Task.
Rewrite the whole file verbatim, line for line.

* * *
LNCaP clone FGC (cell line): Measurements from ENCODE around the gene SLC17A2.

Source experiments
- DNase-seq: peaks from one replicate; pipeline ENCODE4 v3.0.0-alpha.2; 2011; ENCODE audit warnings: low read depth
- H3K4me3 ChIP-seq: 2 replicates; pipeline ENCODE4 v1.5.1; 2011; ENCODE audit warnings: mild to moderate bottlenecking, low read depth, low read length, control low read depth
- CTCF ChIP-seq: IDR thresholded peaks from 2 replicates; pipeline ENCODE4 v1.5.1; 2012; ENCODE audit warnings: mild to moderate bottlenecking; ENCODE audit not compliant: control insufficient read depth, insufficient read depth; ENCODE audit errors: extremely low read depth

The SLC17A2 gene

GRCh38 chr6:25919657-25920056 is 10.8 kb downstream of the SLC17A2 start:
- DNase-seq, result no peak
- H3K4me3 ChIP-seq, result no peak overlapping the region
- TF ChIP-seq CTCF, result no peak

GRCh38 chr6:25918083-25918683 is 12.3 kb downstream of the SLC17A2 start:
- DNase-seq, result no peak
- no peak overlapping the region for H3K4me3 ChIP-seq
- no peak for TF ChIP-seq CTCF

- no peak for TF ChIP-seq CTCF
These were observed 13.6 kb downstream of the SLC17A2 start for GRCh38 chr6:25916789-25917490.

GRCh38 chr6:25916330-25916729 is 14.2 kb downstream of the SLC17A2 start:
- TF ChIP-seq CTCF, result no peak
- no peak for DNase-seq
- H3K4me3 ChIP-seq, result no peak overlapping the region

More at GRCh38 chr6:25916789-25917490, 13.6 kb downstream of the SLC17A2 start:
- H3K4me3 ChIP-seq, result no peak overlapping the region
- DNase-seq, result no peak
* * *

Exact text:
LNCaP clone FGC (cell line): Measurements from ENCODE around the gene SLC17A2.

Source experiments
- DNase-seq: peaks from one replicate; pipeline ENCODE4 v3.0.0-alpha.2; 2011; ENCODE audit warnings: low read depth
- H3K4me3 ChIP-seq: 2 replicates; pipeline ENCODE4 v1.5.1; 2011; ENCODE audit warnings: mild to moderate bottlenecking, low read depth, low read length, control low read depth
- CTCF ChIP-seq: IDR thresholded peaks from 2 replicates; pipeline ENCODE4 v1.5.1; 2012; ENCODE audit warnings: mild to moderate bottlenecking; ENCODE audit not compliant: control insufficient read depth, insufficient read depth; ENCODE audit errors: extremely low read depth

The SLC17A2 gene

GRCh38 chr6:25919657-25920056 is 10.8 kb downstream of the SLC17A2 start:
- DNase-seq, result no peak
- H3K4me3 ChIP-seq, result no peak overlapping the region
- TF ChIP-seq CTCF, result no peak

GRCh38 chr6:25918083-25918683 is 12.3 kb downstream of the SLC17A2 start:
- DNase-seq, result no peak
- no peak overlapping the region for H3K4me3 ChIP-seq
- no peak for TF ChIP-seq CTCF

- no peak for TF ChIP-seq CTCF
These were observed 13.6 kb downstream of the SLC17A2 start for GRCh38 chr6:25916789-25917490.

GRCh38 chr6:25916330-25916729 is 14.2 kb downstream of the SLC17A2 start:
- TF ChIP-seq CTCF, result no peak
- no peak for DNase-seq
- H3K4me3 ChIP-seq, result no peak overlapping the region

More at GRCh38 chr6:25916789-25917490, 13.6 kb downstream of the SLC17A2 start:
- H3K4me3 ChIP-seq, result no peak overlapping the region
- DNase-seq, result no peak